Abstract 15348: Transcatheter Aortic Valve Replacement Improves Functional Status and Quality of Life in Elderly Patients With Severe Aortic Stenosis
Introduction: Transcatheter aortic valve replacement (TAVR) prolongs survival in high-risk patients with severe aortic stenosis. However, the functional and quality-of-life benefits of TAVR have not been well established.
Methods: We conducted a meta-analysis to evaluate the changes in functional status and quality-of-life outcomes after TAVR, in comparison with surgical aortic valve replacement (SAVR) or conservative treatment (CT). Studies of TAVR with at least 6 month follow-up and reported New York Heart Association (NYHA) class, Short-Form 12/36 physical and mental component summary scores were included. The mean change (95% confidence interval) in primary outcomes from baseline to 6-11 or 12-17 months was pooled using a random-effects model.
Results: In 52 studies including 6436 TAVR, 574 SAVR and 439 CT patients (Table), there was a significant improvement in TAVR patients: NYHA class (-1.4 [-1.5, -1.3]) at 6-11 months and -1.4 [-1.6, -1.2] at 12-17 months) (Figure), Short-Form12/36 physical component summary (9.1 [5.6, 12.6] at 6-11 months and 10.5 [5.8, 15.1] at 12 months) and mental component summary (5.6 [2.7, 8.5] and 4.7 [2.8, 6.6]). These changes were comparable to the improvement in SAVR patients: NYHA class (-1.7 [-1.8, -1.5] at 6-11 months and -0.9 [-1.7, -0.1] at 12-17 months) and Short-Form12/36 physical component summary (7.1 [5.5, 8.7 at 6-11 months and 5.7 [4.0, 7.4] at 12 months) and mental component summary (3.9 [2.1, 5.6] and 4.4 [2.6, 6.3]). However, CT did not result in any meaningful improvement.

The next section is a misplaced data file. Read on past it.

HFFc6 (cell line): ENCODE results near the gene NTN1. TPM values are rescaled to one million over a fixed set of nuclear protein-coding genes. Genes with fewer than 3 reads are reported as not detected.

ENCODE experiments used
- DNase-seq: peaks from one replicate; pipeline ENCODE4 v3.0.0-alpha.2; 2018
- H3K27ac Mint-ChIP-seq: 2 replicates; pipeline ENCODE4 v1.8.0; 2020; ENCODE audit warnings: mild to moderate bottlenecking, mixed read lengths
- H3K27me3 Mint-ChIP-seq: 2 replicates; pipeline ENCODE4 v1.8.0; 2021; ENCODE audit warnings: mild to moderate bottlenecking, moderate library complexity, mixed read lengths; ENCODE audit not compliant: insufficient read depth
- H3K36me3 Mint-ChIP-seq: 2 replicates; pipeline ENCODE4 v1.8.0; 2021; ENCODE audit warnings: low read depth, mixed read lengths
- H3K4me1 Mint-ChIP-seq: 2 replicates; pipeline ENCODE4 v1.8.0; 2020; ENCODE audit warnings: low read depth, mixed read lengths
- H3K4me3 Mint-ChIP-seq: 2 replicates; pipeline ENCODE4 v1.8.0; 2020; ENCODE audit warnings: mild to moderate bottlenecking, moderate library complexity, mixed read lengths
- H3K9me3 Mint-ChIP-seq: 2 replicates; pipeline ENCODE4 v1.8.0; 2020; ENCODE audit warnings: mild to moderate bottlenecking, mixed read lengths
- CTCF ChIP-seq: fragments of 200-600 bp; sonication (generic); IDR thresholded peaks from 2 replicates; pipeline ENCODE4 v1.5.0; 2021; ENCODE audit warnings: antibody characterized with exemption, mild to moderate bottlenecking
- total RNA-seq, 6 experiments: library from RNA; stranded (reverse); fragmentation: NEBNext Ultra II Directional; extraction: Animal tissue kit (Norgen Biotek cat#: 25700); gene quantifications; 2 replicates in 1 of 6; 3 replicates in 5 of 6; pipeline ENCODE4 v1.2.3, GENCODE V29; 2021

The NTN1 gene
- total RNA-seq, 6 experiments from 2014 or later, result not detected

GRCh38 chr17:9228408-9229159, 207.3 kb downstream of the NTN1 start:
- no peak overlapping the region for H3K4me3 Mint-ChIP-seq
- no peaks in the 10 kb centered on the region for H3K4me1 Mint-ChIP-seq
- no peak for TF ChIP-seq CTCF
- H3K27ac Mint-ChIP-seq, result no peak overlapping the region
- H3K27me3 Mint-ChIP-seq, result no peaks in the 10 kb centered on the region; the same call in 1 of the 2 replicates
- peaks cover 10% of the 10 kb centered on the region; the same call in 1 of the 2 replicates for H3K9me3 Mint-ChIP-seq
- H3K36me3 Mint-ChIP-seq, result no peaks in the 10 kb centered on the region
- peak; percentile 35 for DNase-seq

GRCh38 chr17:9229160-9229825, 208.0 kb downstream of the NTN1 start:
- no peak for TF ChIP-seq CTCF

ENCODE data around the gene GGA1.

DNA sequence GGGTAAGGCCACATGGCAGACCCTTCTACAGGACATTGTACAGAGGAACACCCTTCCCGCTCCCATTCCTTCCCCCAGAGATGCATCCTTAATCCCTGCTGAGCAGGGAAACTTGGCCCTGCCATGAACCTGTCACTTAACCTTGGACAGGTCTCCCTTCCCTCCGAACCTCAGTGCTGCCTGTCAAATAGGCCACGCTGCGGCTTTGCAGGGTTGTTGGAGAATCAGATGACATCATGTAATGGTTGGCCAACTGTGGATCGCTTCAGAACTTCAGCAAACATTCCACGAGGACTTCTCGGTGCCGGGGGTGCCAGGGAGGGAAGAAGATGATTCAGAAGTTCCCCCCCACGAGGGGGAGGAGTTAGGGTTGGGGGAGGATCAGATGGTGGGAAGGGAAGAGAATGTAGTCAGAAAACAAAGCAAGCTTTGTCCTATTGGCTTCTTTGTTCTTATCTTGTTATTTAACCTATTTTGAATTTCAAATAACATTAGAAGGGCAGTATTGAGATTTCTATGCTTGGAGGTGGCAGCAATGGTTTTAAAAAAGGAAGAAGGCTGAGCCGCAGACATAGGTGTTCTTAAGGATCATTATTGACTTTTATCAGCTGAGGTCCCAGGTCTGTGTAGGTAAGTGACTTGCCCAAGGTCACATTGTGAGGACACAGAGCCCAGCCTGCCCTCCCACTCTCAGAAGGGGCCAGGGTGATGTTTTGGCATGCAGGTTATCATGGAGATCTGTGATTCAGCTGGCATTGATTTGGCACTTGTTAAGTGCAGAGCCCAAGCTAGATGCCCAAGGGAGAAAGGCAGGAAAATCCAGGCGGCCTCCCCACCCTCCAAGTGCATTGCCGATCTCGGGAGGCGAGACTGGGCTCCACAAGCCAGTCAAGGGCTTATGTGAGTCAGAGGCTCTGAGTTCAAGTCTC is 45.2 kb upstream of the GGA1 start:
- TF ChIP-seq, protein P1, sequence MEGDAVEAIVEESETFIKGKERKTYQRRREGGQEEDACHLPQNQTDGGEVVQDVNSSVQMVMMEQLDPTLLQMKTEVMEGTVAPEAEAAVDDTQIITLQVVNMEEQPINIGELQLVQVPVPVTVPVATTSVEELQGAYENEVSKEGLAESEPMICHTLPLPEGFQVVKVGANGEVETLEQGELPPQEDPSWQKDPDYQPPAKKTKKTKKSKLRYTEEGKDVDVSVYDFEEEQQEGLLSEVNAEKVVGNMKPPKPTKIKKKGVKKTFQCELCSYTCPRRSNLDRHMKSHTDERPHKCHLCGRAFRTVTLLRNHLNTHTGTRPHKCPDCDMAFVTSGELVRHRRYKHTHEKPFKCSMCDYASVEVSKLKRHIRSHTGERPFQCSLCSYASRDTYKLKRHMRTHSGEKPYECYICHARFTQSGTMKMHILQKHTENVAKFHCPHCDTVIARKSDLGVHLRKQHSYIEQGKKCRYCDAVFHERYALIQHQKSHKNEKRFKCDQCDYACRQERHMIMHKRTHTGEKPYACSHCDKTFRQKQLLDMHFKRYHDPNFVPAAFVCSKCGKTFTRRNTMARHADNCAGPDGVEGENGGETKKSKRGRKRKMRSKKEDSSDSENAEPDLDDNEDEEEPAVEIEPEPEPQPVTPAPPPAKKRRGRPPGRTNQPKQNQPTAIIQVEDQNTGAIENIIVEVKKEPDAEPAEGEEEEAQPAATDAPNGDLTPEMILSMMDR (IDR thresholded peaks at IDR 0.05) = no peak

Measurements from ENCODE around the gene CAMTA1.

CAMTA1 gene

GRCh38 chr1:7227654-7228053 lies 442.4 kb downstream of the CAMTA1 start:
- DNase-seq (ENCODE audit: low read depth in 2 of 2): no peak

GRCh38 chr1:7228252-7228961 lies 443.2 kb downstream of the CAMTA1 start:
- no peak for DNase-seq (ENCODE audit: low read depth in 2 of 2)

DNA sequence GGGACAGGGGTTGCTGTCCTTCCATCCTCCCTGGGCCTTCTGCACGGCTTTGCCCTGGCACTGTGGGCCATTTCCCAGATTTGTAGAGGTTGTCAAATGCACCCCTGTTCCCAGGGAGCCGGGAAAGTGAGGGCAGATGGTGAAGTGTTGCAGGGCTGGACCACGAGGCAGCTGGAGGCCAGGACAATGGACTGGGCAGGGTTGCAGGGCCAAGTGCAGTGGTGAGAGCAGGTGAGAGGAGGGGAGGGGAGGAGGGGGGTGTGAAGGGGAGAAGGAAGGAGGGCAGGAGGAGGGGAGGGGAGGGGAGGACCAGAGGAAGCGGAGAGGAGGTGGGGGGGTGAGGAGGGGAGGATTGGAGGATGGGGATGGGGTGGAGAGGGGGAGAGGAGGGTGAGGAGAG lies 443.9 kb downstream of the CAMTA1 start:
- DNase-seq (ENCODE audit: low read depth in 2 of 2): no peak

Conclusions: Current evidence suggests the functional and quality-of-life benefits of TAVR among older patients who survive the procedure.
- © 2013 by American Heart Association, Inc.